US 6242070 B1
Molded plastic energy absorbing cushions for protecting columns in facilities such as warehouses or manufacturing plants having forklifts or other such mobile equipment moving about. A pair of cushions, positioned back-to-back surround a column at its base to protect it from colliding equipment. The cushions are hollow with corrugations on their faces to absorb impact of a collision. A cavity is configured in a back of each cushion to add impact absorbing properties.
1. An energy absorbing column protector, comprising
a pair of elongated generally semi-cylindrically shaped hollow molded plastic cushions, each having:
a substantially planar back,
a generally convex face, and
said back having a cavity therein extending from end-to-end to enable back-to-back placement of one said cushion with the other said cushion to encompass a column, said cavity having an end portion, adjacent each cushion end, having a cross-section, transverse to the longitudinal axis of the cushion, which is the general shape of the transverse cross-section of the column;
said convex face having horizontally extending corrugations,
said substantially planar back having aligning means for mating with aligning means of the other cushion when in said back-to-back placement so as to provide alignment of the pair of cushions with each other in directions parallel to and transverse to said longitudinal axes.
2. An energy absorbing column protector according to claim 1, wherein
the cavity of said back, intermediate the cavity end portions, has a cross-section, transverse to the longitudinal axis of the cushion, which provides a space between the column and the cushion when the cushions are in back-to-back placement encompassing the column,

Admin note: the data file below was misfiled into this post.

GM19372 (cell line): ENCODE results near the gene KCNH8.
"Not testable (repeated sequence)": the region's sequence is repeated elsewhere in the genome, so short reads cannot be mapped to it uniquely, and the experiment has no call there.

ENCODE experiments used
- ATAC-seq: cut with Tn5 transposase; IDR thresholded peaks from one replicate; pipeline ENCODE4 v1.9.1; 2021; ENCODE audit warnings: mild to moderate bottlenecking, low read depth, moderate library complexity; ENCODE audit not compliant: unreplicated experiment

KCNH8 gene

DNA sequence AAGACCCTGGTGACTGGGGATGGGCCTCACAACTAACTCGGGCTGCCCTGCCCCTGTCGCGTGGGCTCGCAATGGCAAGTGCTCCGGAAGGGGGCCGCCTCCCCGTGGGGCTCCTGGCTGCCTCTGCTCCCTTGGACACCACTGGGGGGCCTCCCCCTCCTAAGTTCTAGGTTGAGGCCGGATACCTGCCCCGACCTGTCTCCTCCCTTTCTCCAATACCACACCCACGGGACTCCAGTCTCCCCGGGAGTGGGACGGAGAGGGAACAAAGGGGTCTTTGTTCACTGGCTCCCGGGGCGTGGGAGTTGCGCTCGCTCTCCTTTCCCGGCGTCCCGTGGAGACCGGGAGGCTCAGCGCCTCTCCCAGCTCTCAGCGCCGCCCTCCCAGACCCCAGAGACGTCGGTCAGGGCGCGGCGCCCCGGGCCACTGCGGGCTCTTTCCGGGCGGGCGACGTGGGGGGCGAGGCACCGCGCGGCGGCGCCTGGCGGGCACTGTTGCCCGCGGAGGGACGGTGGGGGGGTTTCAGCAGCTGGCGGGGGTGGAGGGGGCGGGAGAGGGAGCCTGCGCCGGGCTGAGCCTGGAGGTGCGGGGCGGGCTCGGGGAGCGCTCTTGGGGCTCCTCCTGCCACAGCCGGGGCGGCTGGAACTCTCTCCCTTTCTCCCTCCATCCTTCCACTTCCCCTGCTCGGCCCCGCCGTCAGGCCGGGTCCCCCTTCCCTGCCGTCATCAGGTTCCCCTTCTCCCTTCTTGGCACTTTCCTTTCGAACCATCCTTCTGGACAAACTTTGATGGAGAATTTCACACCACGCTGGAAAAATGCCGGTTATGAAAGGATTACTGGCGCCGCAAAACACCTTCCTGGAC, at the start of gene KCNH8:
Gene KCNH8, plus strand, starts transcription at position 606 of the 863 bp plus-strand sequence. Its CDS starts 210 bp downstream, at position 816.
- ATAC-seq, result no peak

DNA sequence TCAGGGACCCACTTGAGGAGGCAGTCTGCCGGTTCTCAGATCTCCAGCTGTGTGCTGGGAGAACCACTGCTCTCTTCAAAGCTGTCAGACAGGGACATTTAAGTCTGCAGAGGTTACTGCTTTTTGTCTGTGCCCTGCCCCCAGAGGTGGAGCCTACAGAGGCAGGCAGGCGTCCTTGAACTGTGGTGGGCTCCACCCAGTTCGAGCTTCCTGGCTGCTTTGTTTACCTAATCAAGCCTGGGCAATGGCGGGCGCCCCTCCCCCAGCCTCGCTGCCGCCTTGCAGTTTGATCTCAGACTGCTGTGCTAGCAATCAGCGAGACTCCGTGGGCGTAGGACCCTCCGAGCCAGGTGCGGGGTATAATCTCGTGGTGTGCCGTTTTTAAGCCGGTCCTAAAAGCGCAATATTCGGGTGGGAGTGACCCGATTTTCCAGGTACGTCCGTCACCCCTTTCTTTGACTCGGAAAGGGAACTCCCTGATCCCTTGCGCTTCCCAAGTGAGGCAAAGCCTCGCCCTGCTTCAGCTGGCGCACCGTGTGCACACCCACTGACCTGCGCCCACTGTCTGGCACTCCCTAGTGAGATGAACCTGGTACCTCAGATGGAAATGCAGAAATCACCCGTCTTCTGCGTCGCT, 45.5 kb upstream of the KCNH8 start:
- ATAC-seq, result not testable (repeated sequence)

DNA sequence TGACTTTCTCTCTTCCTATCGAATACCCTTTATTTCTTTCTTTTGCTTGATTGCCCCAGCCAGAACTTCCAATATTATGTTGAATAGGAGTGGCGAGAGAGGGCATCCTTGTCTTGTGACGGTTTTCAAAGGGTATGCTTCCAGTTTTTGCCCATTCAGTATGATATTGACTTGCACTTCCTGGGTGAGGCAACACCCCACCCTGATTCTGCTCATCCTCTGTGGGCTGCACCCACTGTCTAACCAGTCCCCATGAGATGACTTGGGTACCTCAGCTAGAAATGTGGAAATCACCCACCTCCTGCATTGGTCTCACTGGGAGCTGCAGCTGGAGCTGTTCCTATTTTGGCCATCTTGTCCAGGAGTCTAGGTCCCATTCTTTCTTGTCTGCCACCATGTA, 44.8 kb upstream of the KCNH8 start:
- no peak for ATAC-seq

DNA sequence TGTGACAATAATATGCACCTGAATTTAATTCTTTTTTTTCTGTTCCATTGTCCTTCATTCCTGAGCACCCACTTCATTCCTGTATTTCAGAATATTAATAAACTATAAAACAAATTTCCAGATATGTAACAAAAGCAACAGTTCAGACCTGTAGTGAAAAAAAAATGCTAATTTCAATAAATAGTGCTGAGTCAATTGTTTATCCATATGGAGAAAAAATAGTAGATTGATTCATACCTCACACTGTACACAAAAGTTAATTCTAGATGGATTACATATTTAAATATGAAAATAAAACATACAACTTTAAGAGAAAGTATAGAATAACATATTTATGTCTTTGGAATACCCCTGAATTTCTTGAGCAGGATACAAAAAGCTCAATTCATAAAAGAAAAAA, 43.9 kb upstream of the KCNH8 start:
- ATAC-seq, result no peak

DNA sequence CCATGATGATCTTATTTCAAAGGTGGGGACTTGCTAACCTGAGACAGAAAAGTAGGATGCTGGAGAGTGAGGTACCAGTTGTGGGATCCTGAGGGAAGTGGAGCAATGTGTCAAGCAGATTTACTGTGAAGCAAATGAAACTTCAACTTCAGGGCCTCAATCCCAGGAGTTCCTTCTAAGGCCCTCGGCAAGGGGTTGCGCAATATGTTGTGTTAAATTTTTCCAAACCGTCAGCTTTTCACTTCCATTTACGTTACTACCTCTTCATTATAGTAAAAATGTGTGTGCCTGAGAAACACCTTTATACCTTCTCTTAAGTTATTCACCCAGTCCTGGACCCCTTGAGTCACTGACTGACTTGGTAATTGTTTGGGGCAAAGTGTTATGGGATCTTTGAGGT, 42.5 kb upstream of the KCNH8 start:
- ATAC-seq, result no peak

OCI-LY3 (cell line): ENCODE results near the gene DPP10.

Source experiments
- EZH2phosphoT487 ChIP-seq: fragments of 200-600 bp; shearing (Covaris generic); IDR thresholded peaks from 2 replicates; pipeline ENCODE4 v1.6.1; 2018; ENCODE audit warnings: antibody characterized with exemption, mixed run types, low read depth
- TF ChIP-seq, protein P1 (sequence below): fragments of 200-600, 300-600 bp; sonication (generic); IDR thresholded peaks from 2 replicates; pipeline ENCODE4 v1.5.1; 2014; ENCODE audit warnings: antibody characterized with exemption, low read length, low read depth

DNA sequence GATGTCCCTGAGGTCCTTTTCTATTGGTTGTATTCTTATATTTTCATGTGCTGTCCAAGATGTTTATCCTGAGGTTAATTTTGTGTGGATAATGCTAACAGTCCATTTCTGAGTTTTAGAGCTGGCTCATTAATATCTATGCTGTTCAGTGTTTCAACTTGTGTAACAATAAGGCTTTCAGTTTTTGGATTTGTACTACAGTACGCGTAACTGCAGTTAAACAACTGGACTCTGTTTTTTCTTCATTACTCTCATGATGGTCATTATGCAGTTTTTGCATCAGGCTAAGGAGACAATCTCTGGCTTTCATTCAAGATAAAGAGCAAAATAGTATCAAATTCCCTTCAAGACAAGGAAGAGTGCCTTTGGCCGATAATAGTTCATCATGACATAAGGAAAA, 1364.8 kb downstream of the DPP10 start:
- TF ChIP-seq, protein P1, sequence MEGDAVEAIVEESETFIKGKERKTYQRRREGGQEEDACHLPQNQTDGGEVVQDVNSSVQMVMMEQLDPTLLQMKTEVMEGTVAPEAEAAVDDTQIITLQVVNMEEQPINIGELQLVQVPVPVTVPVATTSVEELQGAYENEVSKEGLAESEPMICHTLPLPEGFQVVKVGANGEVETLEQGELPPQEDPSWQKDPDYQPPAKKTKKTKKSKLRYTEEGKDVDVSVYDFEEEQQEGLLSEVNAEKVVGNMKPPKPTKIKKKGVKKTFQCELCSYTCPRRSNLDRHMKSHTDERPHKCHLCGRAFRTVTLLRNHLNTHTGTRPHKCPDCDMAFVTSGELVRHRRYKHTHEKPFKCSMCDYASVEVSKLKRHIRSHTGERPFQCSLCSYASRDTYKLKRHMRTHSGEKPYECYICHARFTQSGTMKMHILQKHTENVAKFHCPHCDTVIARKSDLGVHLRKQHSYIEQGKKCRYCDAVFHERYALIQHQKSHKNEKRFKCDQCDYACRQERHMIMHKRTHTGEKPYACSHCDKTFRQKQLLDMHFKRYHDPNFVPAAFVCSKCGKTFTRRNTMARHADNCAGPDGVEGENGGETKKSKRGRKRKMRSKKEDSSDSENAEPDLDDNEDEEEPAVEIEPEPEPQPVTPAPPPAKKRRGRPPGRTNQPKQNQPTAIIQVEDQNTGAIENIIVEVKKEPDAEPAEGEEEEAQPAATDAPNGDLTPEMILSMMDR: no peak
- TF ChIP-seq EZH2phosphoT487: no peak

said space between the column and the cushion extending completely around the periphery of said transverse cross-section of the column.
3. An energy absorbing column protector according to claim 1, wherein
the cavity of said back has a cross-section, transverse to the longitudinal axis of the cushion, which is the general shape of the transverse cross-section of the column, and extends uniformly from end to end.
4. An energy absorbing column protector according to claim 1, wherein said aligning means in each cushion back comprises at least one protrusion or at least one recess disposed and shaped such that when a pair of said cushions are placed back-to-back at least one protrusion nests in at least one recess to align the cushions vertically and horizontally with each other.
5. An energy absorbing column protector according to claim 1, further comprising
at least one narrow horizontally oriented non-corrugated portion on the face of each cushion for positioning of cushion retaining means.
6. An energy absorbing column protector according to claim 1, wherein
said opposed ends are substantially planar.
7. An energy absorbing column protector according to claim 1, wherein
said horizontally extending corrugations in each cushion face have a depth of between ½ and 1½ inches.
8. An energy absorbing column protector according to claim 1, wherein
intersections of the back, face, and end surfaces are rounded.
9. An energy absorbing column protector according to claim 1, further comprising at least one aperture in each cushion back.
10. An energy absorbing column protector according to claim 1, wherein the hollow molded plastic cushions have a wall thickness between ⅛ and ¼ inch.
11. An energy absorbing column protector according to claim 1, wherein the molded plastic is HDPE (High Density Polyethylene).
1. Field of the Invention
This invention relates to a protector for structural columns in facilities such as warehouses and manufacturing plants. The protector cushions the impact of mobile equipment such as a forklift, that might come in contact with the column. Damage to the structure and equipment, as well as injury to an operator is reduced or eliminated.